We read the book “Brick by Brick” by David Robertson and Bill Brin and identified 5 interesting facts from the history of the legendary company.
What does the word LEGO mean?
LEGO is an abbreviation for the Danish word “leg godt”, which means “play well”. The name reflects the company’s philosophy: “good play” promotes the development of creative abilities of children, which will be useful to them in adulthood. Another core value laid down by Christiansen, founder of the company, is the principle of continuous improvement and raising the bar: “the best is never too good”.
One of the most serious ones arose in the 90s, when LEGO’s patent expired for its bricks, as a result of which everyone began to copy them. And selling your products is much cheaper than the original. Another important factor of the crisis is the emergence and widespread distribution of new technological toys and computer games. Virtual reality seemed to many children more attractive than a simple brick. For the first time in history, the company ended 1998 with a loss of $ 48 million. In 1999, the company had to lay off more than a thousand employees, and the management suddenly realized that now it would have to fight for survival.
LEGO might no longer exist
Eager to adapt to the demands of the times, LEGO was carried away by new innovative approaches. To catch up, she devised an ambitious growth strategy based on the then popular theories of driving innovation, and began to innovate intensively across multiple fronts. Many undertakings have brought nothing but losses, the uncontrolled innovation process led the company to a serious crisis. LEGO ended 2003 with the biggest loss in its history, sales fell 30 percent over the previous year, and began to lose ground in the most important markets. The next year did not predict anything optimistic. In 2003, the question arose about the possible sale of the company in parts.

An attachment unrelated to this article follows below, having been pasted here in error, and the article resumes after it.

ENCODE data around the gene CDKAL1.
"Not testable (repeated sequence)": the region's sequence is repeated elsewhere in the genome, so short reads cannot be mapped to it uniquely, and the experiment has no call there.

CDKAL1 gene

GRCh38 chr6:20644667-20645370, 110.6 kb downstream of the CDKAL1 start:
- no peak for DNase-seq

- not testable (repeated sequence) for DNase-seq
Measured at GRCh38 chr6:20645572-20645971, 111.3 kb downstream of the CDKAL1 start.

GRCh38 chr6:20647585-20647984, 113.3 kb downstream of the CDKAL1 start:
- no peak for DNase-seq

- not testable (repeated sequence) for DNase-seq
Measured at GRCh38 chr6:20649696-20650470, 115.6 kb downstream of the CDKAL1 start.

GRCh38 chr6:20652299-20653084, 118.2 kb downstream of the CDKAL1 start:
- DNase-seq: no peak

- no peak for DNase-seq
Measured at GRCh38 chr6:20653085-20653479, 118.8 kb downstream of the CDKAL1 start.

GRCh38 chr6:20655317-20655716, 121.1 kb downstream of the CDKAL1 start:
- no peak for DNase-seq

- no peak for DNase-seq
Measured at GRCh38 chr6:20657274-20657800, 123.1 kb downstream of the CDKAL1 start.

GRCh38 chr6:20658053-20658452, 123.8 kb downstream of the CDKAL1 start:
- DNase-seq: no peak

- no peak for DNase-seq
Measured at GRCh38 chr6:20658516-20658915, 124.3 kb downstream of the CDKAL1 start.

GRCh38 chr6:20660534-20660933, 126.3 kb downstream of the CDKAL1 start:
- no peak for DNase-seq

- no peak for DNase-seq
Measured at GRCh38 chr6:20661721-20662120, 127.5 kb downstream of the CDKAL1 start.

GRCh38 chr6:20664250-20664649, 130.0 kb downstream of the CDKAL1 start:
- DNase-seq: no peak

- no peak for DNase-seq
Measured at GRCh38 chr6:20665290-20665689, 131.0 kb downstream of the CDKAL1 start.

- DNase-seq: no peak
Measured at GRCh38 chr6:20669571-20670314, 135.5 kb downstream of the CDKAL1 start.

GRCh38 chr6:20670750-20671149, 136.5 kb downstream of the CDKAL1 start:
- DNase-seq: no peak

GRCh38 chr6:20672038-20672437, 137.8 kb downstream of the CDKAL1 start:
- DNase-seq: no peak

Focus on innovation
During the recovery period, the company did not abandon the full range of innovations. Her most successful products – Star Wars, Harry Potter and Bionicle – have used a full range of innovations to complement the core sets. The company went on to develop a full range of innovations around its most successful products, making the most of them. The company implemented a new LEGO Development Process (LDP) – all projects related to the design of new products were divided into three-month phases. This helped to accelerate development momentum and respond quickly to emerging market opportunities.
Truth is in people
Until the end of the 1990s. the company was a rather closed firm, unwilling to share its intellectual property, but the crisis forced LEGO’s management to take advantage of the collective intelligence. The collaboration with fans proved to be successful, and the company came to the conclusion that it should more trust its fans and let them know their trade secrets.
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